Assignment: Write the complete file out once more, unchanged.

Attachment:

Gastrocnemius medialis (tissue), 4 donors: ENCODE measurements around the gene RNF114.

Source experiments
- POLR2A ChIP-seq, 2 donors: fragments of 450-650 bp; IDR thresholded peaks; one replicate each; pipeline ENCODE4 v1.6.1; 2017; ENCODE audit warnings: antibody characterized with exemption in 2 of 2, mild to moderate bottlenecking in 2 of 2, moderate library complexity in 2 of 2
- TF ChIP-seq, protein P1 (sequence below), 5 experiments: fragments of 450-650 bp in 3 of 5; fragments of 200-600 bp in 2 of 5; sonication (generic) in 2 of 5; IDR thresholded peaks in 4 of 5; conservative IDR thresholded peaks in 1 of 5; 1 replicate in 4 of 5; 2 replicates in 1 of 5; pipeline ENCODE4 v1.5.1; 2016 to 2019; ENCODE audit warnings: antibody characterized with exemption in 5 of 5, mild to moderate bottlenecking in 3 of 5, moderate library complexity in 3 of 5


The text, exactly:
Gastrocnemius medialis (tissue), 4 donors: ENCODE measurements around the gene RNF114.

Source experiments
- POLR2A ChIP-seq, 2 donors: fragments of 450-650 bp; IDR thresholded peaks; one replicate each; pipeline ENCODE4 v1.6.1; 2017; ENCODE audit warnings: antibody characterized with exemption in 2 of 2, mild to moderate bottlenecking in 2 of 2, moderate library complexity in 2 of 2
- TF ChIP-seq, protein P1 (sequence below), 5 experiments: fragments of 450-650 bp in 3 of 5; fragments of 200-600 bp in 2 of 5; sonication (generic) in 2 of 5; IDR thresholded peaks in 4 of 5; conservative IDR thresholded peaks in 1 of 5; 1 replicate in 4 of 5; 2 replicates in 1 of 5; pipeline ENCODE4 v1.5.1; 2016 to 2019; ENCODE audit warnings: antibody characterized with exemption in 5 of 5, mild to moderate bottlenecking in 3 of 5, moderate library complexity in 3 of 5